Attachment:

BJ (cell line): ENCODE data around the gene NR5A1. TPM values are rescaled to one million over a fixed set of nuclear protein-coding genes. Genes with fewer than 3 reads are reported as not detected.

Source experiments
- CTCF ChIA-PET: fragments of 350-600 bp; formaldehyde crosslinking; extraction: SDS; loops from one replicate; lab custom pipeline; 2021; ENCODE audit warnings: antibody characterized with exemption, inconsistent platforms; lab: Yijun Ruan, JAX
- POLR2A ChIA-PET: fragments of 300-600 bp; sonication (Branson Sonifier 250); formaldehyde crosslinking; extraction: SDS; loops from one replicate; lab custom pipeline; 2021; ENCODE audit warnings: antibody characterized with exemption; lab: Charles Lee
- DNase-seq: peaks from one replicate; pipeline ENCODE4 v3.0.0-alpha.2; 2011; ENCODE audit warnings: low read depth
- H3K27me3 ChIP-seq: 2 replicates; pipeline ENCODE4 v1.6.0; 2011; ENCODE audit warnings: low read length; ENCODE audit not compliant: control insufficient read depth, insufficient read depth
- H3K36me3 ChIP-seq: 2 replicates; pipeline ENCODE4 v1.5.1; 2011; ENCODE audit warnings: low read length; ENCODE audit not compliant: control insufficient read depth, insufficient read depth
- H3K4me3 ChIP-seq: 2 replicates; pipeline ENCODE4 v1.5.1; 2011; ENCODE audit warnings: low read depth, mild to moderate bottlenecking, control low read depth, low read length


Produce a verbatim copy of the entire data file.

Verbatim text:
BJ (cell line): ENCODE data around the gene NR5A1. TPM values are rescaled to one million over a fixed set of nuclear protein-coding genes. Genes with fewer than 3 reads are reported as not detected.

Source experiments
- CTCF ChIA-PET: fragments of 350-600 bp; formaldehyde crosslinking; extraction: SDS; loops from one replicate; lab custom pipeline; 2021; ENCODE audit warnings: antibody characterized with exemption, inconsistent platforms; lab: Yijun Ruan, JAX
- POLR2A ChIA-PET: fragments of 300-600 bp; sonication (Branson Sonifier 250); formaldehyde crosslinking; extraction: SDS; loops from one replicate; lab custom pipeline; 2021; ENCODE audit warnings: antibody characterized with exemption; lab: Charles Lee
- DNase-seq: peaks from one replicate; pipeline ENCODE4 v3.0.0-alpha.2; 2011; ENCODE audit warnings: low read depth
- H3K27me3 ChIP-seq: 2 replicates; pipeline ENCODE4 v1.6.0; 2011; ENCODE audit warnings: low read length; ENCODE audit not compliant: control insufficient read depth, insufficient read depth
- H3K36me3 ChIP-seq: 2 replicates; pipeline ENCODE4 v1.5.1; 2011; ENCODE audit warnings: low read length; ENCODE audit not compliant: control insufficient read depth, insufficient read depth
- H3K4me3 ChIP-seq: 2 replicates; pipeline ENCODE4 v1.5.1; 2011; ENCODE audit warnings: low read depth, mild to moderate bottlenecking, control low read depth, low read length